If you find yourself in sunny Southern California between now January 22, 2023, make sure to check out “Andy Warhol: CARS” works from the Mercedes-Benz art collection on display at the Petersen Automotive.
The Petersen has 40 works of on display along with eight iconic Mercedes-Benz cars used in this commission. This is the first time in over 30 years since it was created that any of the collection was on display in the United States and North America. Once Warhol passed away, what was completed went to the Mercedes-Benz Art Collection and only displayed outside of it the few times mentioned before.
1937 MERCEDES-BENZ – W125 GRAND PRIX CAR
Adhering to regulations defined by weight rather than engine displacement, Mercedes-Benz introduced the W 125 in 1937. Well under the race limit of 850 kg (approximately 1,874 lbs), much of the W 125’s 750-kg weight was reserved for its supercharged, inline-eight-cylinder engine. A lightweight, yet extremely sturdy, nickel-chrome-molybdenum oval tube frame was fitted with a streamlined aluminum body. After numerous tests on the Nürburgring, engineer Rudolf Uhlenhaut chose a revolutionary suspension design that reversed the conventional balance of suspension and damping, giving the W 125 a soft suspension with firm damping, a precedent for later Grand Prix car designs. Although only raced one season, the W 125 achieved six first-place, nine second-place, and six third-place finishes.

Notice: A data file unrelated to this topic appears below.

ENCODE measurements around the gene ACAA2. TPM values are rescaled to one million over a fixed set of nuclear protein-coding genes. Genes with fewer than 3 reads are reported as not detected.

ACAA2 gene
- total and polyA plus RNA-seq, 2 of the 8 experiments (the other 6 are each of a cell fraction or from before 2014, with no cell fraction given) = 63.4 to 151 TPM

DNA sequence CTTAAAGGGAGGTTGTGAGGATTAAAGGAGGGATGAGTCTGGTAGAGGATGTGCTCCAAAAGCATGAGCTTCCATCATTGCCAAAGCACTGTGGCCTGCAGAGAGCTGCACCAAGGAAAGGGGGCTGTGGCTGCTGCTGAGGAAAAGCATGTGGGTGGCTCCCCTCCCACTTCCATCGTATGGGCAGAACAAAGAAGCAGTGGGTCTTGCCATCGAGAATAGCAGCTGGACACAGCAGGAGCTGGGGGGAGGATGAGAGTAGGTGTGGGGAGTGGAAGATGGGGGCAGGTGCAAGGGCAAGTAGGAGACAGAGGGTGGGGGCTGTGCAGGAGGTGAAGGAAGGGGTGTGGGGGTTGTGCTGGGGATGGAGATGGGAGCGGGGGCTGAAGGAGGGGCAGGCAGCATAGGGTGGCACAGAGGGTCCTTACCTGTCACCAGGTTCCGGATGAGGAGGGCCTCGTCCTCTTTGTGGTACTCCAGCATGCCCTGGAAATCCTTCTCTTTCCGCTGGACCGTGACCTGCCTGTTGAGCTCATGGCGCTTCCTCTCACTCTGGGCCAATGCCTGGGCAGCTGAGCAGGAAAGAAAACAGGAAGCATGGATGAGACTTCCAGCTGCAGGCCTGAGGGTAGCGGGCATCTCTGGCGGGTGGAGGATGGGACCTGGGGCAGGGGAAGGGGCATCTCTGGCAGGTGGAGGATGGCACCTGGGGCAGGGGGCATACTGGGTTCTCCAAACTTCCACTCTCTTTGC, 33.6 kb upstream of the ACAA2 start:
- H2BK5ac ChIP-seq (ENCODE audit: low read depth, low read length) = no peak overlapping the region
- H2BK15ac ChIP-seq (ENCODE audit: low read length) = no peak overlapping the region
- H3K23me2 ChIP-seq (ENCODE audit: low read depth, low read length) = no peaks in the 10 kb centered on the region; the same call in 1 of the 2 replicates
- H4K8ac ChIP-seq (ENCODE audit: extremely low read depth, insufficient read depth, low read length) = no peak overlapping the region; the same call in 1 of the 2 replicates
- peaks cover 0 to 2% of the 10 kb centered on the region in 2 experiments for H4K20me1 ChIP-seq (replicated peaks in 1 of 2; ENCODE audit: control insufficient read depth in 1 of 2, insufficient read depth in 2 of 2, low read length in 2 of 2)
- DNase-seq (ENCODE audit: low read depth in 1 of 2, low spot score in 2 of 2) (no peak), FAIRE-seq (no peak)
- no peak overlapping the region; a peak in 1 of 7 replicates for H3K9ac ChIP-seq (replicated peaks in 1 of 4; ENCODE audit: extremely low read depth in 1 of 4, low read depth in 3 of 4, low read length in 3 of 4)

1954 MERCEDES-BENZ – W196 GRAND PRIX CAR
For its post-war return to Grand Prix racing, Mercedes-Benz introduced an innovative streamlined version of its domineering open-wheel monoposto W196. Unveiled at the French Grand Prix in Reims, the streamlined W196 featured a stunning wind tunnel-designed body, a tubular space frame, and a fuel-injected straight-eight engine with desmodromic, springless valves. Regarded as the most advanced race car of its day, two W196s finished first and second place in their first race, with a total of nine wins of the 12 races in which it was entered between 1954 and 1955. Both seasons driver Juan-Manuel Fangio finished as World Champion, with teammate Sterling Moss as runner-up in 1955. Shortly after, Mercedes-Benz withdrew from Grand Prix racing.
“Andy Warhol: CARS” works from the Mercedes-Benz art collection is on display at the Petersen Automotive museum until January 22, 2023.